BUCKHANNON – Thursday, June 6, 2019, marked the 75th anniversary of D-Day of World War II. D-Day fell on June 6, 1944 and was the day Allied Troops launched the largest seaborne invasion in history.
Allied Troops invaded France’s Omaha Beach during the Normandy landings and began the West Allied effort to liberate France and western Europe from Nazi Germany. The Normandy landings were the start of the eventual freeing of German-occupied France from Nazi control and set the stage for the Allies’ victory on the Western Front.
Taps for Veterans member Mike Wilson wanted to honor the occasion publicly. So, he went to the Upshur County Courthouse at 7 p.m. and sounded “Taps.” Wilson then sounded “Taps” at Jawbone Park’s Walk of Valor in front of the banners hung to commemorate the lives and sacrifices of many local veterans.
“It’s an absolute honor to do this,” Wilson said. “I feel like I have to do it. My father was a U.S. Marine and was wounded Iwo Jima, never would talk about it. A couple years before he passed in 2005, my son got him to open up a little bit about what went on, and how he was wounded and all that, but I do this to honor my dad. I never served in the military, but this is my service to the country.”
The organization of which Wilson is a member, Taps for Veterans, aims to provide a live version of the song, “Taps,” which is typically sounded at military funerals and to indicate the day is done.
“With over 1,500 veterans passing away each day and not enough military buglers to attend every funeral, most veterans receive an audio recording of Taps,” the Taps for Veterans website says. “Taps for Veterans believes that a veterans’ final honors are worthy of a live rendition of our National Song of Remembrance.”
Wilson said “Taps” is what is played to honor veterans, and it’s typically played at military funerals.
“‘Taps’ is the final honor for our veterans,” Wilson said. “Traditionally, it has been the bugle call played at lights out on all the army bases, but in this way, it’s done at military funerals. I’ve done many, many of them. I’ve played ‘Taps’ at funerals since I was 15, so I’ve been doing it 60 years now. It’s the final honor for those veterans who gave their lives for us and who came back, but passed away later.”
He said Taps for Veterans was started by Jari Villanueva, who served in the Second World War.
To learn more about the organization, visit www.tapsforveterans.org.
At exactly 7 p.m. the same day, Buckhannon mayor David McCauley delivered an address at council, commemorating D-Day. McCauley’s full comments can be read below:
“Seventy-five years ago today, 160,000 of our bravest and most courageous young troops comprising the largest portion of the Allied Forces stormed the five beaches at Normandy on the coast of France to further the liberation of Europe from the Axis powers. The five beaches were dubbed by General Omar Bradley as Utah, Omaha, Gold, Juno and Sword. This was the largest amphibious, military action in world history.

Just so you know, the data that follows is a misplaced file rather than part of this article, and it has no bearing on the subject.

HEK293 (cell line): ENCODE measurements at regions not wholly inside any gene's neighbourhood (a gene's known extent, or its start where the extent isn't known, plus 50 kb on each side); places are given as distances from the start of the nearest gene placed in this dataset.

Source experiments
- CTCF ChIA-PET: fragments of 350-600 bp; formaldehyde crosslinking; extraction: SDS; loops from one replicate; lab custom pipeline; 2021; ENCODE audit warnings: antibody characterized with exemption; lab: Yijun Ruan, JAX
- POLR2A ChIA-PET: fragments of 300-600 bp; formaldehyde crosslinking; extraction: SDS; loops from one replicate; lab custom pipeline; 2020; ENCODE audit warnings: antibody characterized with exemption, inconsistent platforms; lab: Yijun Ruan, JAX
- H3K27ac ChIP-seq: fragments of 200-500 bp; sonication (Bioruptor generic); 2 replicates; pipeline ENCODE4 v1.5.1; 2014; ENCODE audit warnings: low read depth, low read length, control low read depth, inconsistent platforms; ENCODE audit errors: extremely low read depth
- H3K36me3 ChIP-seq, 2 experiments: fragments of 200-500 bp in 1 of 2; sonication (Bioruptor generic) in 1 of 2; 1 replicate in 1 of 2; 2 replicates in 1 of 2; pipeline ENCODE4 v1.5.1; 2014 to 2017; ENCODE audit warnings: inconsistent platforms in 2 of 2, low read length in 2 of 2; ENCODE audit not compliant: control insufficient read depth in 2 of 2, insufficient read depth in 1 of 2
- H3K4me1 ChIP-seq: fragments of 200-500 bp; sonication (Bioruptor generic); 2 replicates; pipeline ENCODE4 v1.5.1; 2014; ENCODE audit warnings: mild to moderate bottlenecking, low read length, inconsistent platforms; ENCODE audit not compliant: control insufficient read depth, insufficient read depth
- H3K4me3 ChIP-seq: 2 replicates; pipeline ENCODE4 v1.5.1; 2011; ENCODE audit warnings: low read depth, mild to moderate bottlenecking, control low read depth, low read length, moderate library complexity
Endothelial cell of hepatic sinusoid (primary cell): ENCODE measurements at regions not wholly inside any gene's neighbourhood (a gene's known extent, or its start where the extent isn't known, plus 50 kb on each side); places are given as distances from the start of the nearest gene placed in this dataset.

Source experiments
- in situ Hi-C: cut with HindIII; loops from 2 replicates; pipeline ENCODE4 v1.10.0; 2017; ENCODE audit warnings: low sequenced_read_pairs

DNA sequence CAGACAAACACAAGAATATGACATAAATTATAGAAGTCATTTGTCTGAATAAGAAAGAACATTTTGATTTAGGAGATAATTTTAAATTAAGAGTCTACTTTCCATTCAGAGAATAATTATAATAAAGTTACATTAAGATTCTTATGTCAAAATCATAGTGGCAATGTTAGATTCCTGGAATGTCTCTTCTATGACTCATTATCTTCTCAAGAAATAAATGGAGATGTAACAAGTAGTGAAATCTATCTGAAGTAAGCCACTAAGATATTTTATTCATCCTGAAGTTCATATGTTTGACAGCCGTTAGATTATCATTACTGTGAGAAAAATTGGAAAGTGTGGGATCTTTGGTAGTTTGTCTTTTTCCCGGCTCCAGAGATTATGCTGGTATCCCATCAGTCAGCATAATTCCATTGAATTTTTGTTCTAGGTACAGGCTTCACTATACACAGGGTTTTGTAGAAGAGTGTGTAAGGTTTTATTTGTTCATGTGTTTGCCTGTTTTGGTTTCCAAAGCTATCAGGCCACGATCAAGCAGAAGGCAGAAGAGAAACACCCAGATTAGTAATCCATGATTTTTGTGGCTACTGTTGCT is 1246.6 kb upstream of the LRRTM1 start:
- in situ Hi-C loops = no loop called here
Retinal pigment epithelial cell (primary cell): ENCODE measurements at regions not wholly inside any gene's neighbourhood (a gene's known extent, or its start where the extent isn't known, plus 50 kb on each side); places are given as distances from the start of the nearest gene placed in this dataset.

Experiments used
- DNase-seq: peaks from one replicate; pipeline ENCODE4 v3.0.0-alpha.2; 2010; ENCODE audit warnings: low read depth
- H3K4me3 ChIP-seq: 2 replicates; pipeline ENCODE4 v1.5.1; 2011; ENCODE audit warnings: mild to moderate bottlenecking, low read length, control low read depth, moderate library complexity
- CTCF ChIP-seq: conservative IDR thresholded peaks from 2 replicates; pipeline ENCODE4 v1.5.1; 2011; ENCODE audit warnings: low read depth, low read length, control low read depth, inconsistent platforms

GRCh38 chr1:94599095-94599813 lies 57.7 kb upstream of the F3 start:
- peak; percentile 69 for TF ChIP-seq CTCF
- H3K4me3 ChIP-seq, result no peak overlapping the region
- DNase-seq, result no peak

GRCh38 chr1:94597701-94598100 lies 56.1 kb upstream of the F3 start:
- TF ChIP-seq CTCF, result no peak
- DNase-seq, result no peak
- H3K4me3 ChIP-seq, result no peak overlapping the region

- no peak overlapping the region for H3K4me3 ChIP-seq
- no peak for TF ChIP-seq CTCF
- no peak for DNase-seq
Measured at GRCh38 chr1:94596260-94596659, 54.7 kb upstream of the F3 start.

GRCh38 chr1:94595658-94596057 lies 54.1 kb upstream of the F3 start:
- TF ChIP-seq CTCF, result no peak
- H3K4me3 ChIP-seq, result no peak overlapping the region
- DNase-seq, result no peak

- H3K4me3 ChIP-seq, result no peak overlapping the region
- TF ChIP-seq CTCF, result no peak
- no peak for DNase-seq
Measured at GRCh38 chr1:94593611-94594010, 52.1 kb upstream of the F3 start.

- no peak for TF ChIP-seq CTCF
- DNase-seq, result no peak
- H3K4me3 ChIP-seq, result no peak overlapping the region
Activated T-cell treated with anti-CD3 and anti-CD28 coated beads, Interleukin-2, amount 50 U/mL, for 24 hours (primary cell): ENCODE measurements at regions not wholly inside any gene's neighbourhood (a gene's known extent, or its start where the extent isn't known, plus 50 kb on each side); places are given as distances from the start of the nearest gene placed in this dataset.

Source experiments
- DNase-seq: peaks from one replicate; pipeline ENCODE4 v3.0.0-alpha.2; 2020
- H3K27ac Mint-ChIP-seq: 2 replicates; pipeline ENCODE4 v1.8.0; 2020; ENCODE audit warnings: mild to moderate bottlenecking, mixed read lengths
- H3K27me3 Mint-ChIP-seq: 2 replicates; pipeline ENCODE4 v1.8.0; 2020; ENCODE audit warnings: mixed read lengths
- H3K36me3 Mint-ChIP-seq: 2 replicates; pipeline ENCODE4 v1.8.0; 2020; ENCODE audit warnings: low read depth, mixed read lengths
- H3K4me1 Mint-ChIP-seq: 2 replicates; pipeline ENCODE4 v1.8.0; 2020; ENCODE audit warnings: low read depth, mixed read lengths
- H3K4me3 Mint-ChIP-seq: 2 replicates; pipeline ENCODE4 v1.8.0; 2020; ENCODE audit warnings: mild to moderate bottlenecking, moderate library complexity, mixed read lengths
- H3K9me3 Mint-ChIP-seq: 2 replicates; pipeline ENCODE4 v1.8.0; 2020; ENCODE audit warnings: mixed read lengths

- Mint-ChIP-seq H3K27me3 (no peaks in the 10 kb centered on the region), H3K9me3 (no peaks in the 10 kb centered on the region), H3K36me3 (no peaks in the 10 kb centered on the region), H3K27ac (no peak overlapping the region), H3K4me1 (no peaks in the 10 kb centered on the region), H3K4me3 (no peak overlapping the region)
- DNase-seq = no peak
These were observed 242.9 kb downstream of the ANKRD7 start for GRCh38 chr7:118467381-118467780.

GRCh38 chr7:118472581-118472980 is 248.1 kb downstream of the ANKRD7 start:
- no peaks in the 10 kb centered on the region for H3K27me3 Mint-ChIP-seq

D-Day, aka Operation Overlord, was the pivotal event of World War II, and within 11 months Germany surrendered and 14 months later, the Japanese were defeated, and the fascist and imperialistic attempts to take over our planet were quashed. The phrase ‘D-Day’ stands for ‘departed date’ in military lingo. This invasion involved 7,000 nautical vessels and 10,000 aircraft.
The Normandy campaign carried on through August and resulted in 200,000 Allied Forces’ casualties. The veterans of our armed forces of that time have come to be known as the Greatest Generation, and this evening, we pause to remember their courage that changed the history of our world. May we today be forever vigilant and mindful of the threats posed to us around the world, and may our current and future generations come to know and appreciate what happened on June 6, 1944.
It is our job to teach, to remind and to instill knowledge of such things as war, the Holocaust and oppression. It is our duty as good stewards of our democratic republic and for people comprising democracies throughout our world, to educate all citizens but particularly our youth that freedom is never free, and that liberty is a fragile gift realized from the bloodshed of others who often times paid the supreme sacrifice while fighting for us and our values.
This evening, we honor and remember the gallant service of all of those who have fought, and the many of whom died on June 6, 1944 and thereafter to preserve our great, American way of life. Tonight we honor our heroes & all veterans. Let us never forget their rich legacies.”